Your Edge: The Rise Of JFH And Another Burgess, Positives For Parra & Hope For The Bottom 8

Your Edge: The Rise Of JFH And Another Burgess, Positives For Parra & Hope For The Bottom 8

This week for ‘Your Edge’ we find positives in Parramatta’s latest loss, highlight the middle forward still not receiving the credit he deserves, cover the last remaining Burgess brother, and talk value in the favourites to end the NRL’s regular season.

Panthers run riot, but Eels can take positives

The Penrith Panthers took care of the Parramatta Eels with relative ease to win 20-2 in Round 18. Rolling up the field to earn 57 tackles inside the Parramatta 20-metre line, the Penrith back-five piled up 1,065 of the teams total 2,274 running metres for the match. James Fisher-Harris added 249 metres through the middle while James Tamou and Isaah Yeo combined for 300 metres. The Eels, meanwhile, ran for just 1,352 metres in total.

The only larger discrepancies we’ve seen in 2020 came in Round 2 when the Eels outran the Titans by 1,026 metres, a round later when they outran the Broncos by 993 metres, and another round later as the Roosters topped the lot by clearing the Broncos running metres total by 1,242 metres.

While conceding so many metres and struggling to get up the field themselves to score is a concern for the Eels (they’ve averaged just 1,653 metres per game in their last seven games after leading the competition through the first 11 rounds with 1,949 metres per game), they can take a lot of confidence out of their defensive performance. The Panthers managed just 0.35 points per tackle inside the opposition 20-metre line on Friday night. That’s a 16th-ranked mark throughout the season, significantly less than Penrith’s season average of 0.66 points per tackle and below the NRL-average of 0.69 points per tackle.

While not all that efficient in good ball areas, the Panthers are 2nd in the NRL in scoring at 25.7 points per game. To be dominated all ends up and only concede 20 points might be the confidence boost the Eels need to get their season back on track ahead of playing the Broncos and their 16th-ranked defence in Round 19.

Fisher-Harris: Very Good

Is there another middle forward in the NRL that can clear 240 running metres five times in a season and it barely rates a mention?

James Fisher-Harris is averaging 191 running metres per game in 2020. Only Clint Gutherson (3,618m), James Tedesco (3,676m) and Roger Tuivasa-Sheck (3,786m) have recorded more total metres than Fisher-Harris’ 3,449 metres this season while his per game average ranks 8th. When narrowing it down to the games he has been listed as the starting prop, Fisher-Harris leads the way at the position with 187.8 metres per game.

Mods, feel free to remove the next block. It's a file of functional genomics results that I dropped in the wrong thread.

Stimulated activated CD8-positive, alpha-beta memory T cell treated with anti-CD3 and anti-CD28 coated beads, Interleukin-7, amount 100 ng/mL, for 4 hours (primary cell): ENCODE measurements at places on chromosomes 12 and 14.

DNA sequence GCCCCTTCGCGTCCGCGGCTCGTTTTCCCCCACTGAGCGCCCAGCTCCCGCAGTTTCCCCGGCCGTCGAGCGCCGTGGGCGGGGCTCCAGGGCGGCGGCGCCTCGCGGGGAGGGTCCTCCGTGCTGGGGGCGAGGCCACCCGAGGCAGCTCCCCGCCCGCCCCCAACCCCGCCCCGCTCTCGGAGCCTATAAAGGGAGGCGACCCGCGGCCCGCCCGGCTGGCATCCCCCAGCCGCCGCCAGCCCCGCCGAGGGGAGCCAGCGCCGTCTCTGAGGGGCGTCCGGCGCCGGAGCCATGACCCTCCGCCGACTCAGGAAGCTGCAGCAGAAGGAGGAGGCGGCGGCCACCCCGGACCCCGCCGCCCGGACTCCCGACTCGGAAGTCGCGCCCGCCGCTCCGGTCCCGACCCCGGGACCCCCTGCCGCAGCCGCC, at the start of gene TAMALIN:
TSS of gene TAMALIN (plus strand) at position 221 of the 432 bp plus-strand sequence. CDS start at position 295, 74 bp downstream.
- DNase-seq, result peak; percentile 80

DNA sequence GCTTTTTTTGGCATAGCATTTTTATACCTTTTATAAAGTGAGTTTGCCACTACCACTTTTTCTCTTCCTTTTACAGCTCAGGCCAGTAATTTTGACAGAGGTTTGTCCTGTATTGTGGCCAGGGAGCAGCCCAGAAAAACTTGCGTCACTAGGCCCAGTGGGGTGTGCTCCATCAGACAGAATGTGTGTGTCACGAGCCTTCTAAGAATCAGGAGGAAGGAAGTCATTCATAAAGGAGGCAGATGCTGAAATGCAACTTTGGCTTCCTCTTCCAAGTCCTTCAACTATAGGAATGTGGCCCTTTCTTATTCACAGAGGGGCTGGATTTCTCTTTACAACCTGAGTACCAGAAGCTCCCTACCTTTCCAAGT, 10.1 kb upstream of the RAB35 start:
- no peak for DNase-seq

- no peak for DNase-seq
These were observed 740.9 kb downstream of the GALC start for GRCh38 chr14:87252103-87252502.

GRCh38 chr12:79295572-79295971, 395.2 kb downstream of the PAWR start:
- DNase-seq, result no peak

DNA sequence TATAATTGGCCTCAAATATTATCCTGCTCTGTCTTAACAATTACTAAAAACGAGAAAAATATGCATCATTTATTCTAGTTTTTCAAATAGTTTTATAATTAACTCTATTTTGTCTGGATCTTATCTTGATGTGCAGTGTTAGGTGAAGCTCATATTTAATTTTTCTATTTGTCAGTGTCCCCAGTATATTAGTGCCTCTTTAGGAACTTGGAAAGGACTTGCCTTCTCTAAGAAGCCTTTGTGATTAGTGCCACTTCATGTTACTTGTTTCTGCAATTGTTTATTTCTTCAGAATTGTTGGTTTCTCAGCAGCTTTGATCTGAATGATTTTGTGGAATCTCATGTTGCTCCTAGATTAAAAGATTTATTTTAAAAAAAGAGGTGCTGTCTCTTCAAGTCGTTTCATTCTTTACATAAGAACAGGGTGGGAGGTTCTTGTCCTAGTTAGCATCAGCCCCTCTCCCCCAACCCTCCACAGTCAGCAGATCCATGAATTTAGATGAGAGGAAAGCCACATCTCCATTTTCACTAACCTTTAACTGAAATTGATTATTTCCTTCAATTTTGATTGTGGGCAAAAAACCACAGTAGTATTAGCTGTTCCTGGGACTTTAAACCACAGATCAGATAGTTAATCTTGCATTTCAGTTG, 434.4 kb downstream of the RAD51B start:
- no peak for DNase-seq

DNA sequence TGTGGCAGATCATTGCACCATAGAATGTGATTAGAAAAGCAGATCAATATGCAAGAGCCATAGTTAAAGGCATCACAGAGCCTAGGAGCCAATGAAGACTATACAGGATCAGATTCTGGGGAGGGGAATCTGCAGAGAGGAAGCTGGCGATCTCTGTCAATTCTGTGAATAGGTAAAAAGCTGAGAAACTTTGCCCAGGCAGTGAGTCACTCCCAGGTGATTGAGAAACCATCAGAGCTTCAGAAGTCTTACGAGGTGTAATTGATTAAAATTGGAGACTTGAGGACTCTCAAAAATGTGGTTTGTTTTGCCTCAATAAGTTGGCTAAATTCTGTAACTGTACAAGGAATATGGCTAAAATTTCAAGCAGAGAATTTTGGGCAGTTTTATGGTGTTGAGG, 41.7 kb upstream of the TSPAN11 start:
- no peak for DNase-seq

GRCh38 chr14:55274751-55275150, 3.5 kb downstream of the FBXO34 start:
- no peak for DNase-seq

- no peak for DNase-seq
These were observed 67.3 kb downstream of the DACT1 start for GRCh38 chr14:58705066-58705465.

He’s only 24-years old and has been thriving since his move to prop after starting only 12 games there before this season.

James Fisher-Harris – All run metres

As we enter awards season and begin to assign the most improved and best players in each position, don’t let Fisher-Harris fly under the radar any longer. The likes of Api Koroisau, Nathan Cleary, Jarome Luai and Stephen Crichton are often credited with triggering Penrith’s improvement from 10th in 2019 to 1st in 2020, but those attacking players wouldn’t have the platform to succeed without the work of Fisher-Harris through the middle.

Burgess getting it done for the Bunnies

Quietly going about his business in a South Sydney Rabbitohs forward pack many wrote off before the season started, Thomas Burgess is putting up career best numbers.

His 152 running metres per game is the most he’s averaged throughout his eight-season NRL career. He’s doing it while setting a career-high in minutes with 47.6 per game (up from 39.8 in 2019) and tackles at 27.1 per game (up from 20.7 in 2019). With his brothers Sam and George leaving the club after last season and with questions around the size of the Rabbitohs pack for 2020, the massive Englishman is in the prime years of his career at 28-years old and has become a rather unheralded leader through the middle of the field in the season they needed it most.

While his errors per game are slightly up on 2018 and 2019, a lot of that can come down to the added minutes he’s playing and what seems to be a directive from Wayne Bennett to keep pushing through tackles. Burgess has added 25 post-contact metres per game to run for 66.5 metres after contact in 2020. They make up 44% of his total yardage compared to 34% last season.

Tevita Tatola has been excellent in 2020 while Keaon Koloamatangi has become one of the best bench forwards in the NRL. But it’s Burgess that deserves a lot of the credit for South Sydney exceeding expectations through the middle of the field at they mount a late charge at the genuine premiership contenders.

The cream rises to the top

We’ve reached the time of year where silly ideas start to pop up over how the NRL can extend the season of bad teams despite half of them already playing finals footy as it is. Dead games are talked about as though they will kill rugby league while ignoring the fact they happen every year in almost every sport. They’re also talked about as a time underdogs can pounce on unsuspecting favourites that have let their mind wander towards the finals.

However, the numbers across the final two rounds of the regular season over the last five years suggest that while some teams do rest players with an eye on the post-season, the cream rises to the top more often than not.

Favourites Cover rate56%50%56%44%43%71%
Favouries cover rate over last two rounds of the regular season

Favourites cleared the mark at an unsustainable level in 2019 so we can expect a dip on that 71% in 2020. But as James Tedesco and Siosuia Taukeaiaho sit out this week for the Roosters while Api Koroisau and James Tamou do the same for the Panthers, bad teams are still bad, and good teams know how to fill gaps week to week.

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